Recent Midsouth Studies Show Dicamba not Very Effective on some Populations of Glyphosate/PPO-Resistant Palmer Amaranth.

Author: Larry Steckel, Extension Weed Specialist Comments Off on Recent Midsouth Studies Show Dicamba not Very Effective on some Populations of Glyphosate/PPO-Resistant Palmer Amaranth.

Last summer Dr. Tom Barber, University of Arkansas weed scientist, invited me to visit his field research on glyphosate/PPO-resistant Palmer amaranth in Crittenden County, Arkansas. As was expected glyphosate and Flexstar provided very poor Palmer amaranth control in his tests.

What was not expected is that a number of other herbicides provided poor control as well.  Even dicamba at 0.5 lbs/A (Clarity 16 oz) on small Palmer amaranth provided less than optimal control.  The only herbicides that still appeared to work in those trials were atrazine and Liberty.  Until I had visited those Arkansas locations I had not seen dicamba on small Palmer amaranth perform that poorly.  It was concerning to say the least and as a result we decided to screen Palmer amaranth on the Tennessee side of the river also.

We sent Palmer amaranth that we were confident was glyphosate/PPO resistant from north Shelby County, Tennessee to my colleague Dr. Tom Mueller in Knoxville last fall.  He had a graduate student, Alinna Umphres, that subsequently screened this Palmer amaranth for its tolerance to a number of herbicides applied POST.  As a check, the researchers also screened Palmer amaranth sourced from Knox County that was known to be resistant to glyphosate but not to PPO herbicides.  The herbicides chosen to screen were then applied to the Palmer when it was 4” tall.

The results are below. In short, the Shelby County Palmer amaranth population, as expected, was resistant to glyphosate, Flexstar and Classic.  Unfortunately, just like in Crittenden County, the Palmer amaranth also showed tolerance to dicamba and mesotrione.  Moreover, just like the research in Arkansas the Palmer amaranth was still readily controlled by atrazine and Liberty.

In the table below the average control for each herbicide by population is compared.  The column to the far right labeled Pr>F gives a number for each comparison.  The smaller that number the higher the probability that there is a real difference between the populations for that herbicide.  This number is important for this type of comparison as the populations are not pure.  For example with Clarity about 2/3 of the plants screened for Shelby county were controlled less than 60% (a number showed <5% control) while 1/3 of the population was controlled 100%.  In contrast, all the Knox county pigweed plants were controlled better than 92% 14 days after application.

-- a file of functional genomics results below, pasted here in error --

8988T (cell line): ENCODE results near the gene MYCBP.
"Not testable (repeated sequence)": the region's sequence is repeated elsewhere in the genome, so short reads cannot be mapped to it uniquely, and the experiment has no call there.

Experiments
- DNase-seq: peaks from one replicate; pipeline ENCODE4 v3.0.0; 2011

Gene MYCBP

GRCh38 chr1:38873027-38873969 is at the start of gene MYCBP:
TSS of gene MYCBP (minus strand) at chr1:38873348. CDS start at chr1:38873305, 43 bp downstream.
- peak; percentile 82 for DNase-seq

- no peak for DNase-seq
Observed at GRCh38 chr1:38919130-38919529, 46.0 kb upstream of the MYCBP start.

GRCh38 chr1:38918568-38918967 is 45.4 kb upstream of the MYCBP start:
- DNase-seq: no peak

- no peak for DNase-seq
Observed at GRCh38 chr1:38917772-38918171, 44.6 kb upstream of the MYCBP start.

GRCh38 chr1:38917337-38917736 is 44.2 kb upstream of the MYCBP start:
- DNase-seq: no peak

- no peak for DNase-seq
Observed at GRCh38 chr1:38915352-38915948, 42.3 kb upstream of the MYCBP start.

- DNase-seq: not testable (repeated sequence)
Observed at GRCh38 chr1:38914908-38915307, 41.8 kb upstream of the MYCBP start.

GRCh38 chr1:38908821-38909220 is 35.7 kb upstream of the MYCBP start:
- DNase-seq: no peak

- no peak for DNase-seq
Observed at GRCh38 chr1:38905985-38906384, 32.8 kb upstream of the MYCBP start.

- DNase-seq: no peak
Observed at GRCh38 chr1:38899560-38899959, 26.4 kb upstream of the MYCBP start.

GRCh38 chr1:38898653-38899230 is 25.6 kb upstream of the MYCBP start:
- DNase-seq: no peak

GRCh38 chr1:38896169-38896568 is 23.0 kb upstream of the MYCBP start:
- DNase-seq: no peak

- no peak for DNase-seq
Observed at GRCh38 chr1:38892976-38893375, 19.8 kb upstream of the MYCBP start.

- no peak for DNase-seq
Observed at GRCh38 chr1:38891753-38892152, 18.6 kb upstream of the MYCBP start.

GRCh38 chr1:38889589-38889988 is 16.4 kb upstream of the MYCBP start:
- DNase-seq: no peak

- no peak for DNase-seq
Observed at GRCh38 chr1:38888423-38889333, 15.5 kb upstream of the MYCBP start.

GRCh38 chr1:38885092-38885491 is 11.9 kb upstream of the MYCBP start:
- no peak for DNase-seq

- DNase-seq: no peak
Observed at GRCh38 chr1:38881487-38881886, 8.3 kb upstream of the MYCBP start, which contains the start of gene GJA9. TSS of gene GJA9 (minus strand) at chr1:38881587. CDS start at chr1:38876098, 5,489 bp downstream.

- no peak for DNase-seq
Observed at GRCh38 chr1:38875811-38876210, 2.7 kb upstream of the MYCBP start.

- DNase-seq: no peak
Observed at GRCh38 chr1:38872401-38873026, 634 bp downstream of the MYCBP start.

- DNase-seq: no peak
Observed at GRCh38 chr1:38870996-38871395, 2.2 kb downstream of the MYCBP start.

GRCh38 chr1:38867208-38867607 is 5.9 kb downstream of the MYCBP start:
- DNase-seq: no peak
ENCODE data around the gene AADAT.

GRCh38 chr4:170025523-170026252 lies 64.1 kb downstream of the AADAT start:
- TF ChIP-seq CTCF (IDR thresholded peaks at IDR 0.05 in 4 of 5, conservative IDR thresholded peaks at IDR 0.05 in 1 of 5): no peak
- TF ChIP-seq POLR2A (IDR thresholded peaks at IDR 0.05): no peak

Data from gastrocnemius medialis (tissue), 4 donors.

So what is going on?  It is known that the PPO-resistance in our Shelby County population has at least 3 different genes for resistance to PPOs.  However, we are still finding Palmer amaranth that is resistant to PPO herbicides but does not contain any of those genes.  A possible reason is a 4th resistance mechanism is metabolism-based where the plant is producing enzymes that tie up the PPO herbicides.  These enzymes can also tie up other herbicides as well.  Last year’s field data from Arkansas and now this greenhouse data from Tennessee would suggest that metabolism could very well be an issue for at least some of our PPO-resistant Palmer amaranth in the Midsouth.

So what does this mean for us?  This spring in some areas like Crittenden County in Arkansas and Shelby and Tipton Counties in Tennessee there is a good chance that some Palmer amaranth will escape Engenia or Xtendimax applications.  Therefore scouting will be critical.  Do not assume because Engenia or Xtendimax have been sprayed on Palmer amaranth that they will all be controlled.  Have eyes on the field that confirm they are controlled.

So what do we do? Diversity is still the key.  PRE applied herbicides containing a good residual for control of Palmer amaranth must be used.  Then overlap a POST emergence that has good residual activity on pigweed prior to the PRE playing out, even in Xtend and LL crops.  Moreover, cultural methods such as narrow soybean row widths, hand weeding and cover crops will need to be used now more than ever.

Finally should we kick to the curb the herbicides that have such resistance issues?  I do not think so for two reasons.  First if we no longer utilize herbicides that have resistance issues we have almost none to choose from.  Second, even with ones like fomesafen that will miss a lot of Palmer amaranth POST, they still provide a lot of weed control help applied PRE.  They just can no longer be applied alone but tankmixed with another good residual herbicide for pigweed like metribuzin, Dual Magnum, Zidua, etc.

Rating taking 14 DAA Knox County Palmer Shelby County Palmer

————-% Control————

Pr>F
Flexstar 16 oz/A

91

39

0.0026
Clarity 16 oz/A

95

65

0.0969
Classic 0.5 ozs/A

10

17

0.6365
Roundup PowerMax 32 ozs/A

11

12

0.9870
Callisto 3 ozsA

89

58

0.0911

Atrazine 32 ozs/A

85

93

0.5545
Liberty 29 ozs/A

91

97

0.7336

 

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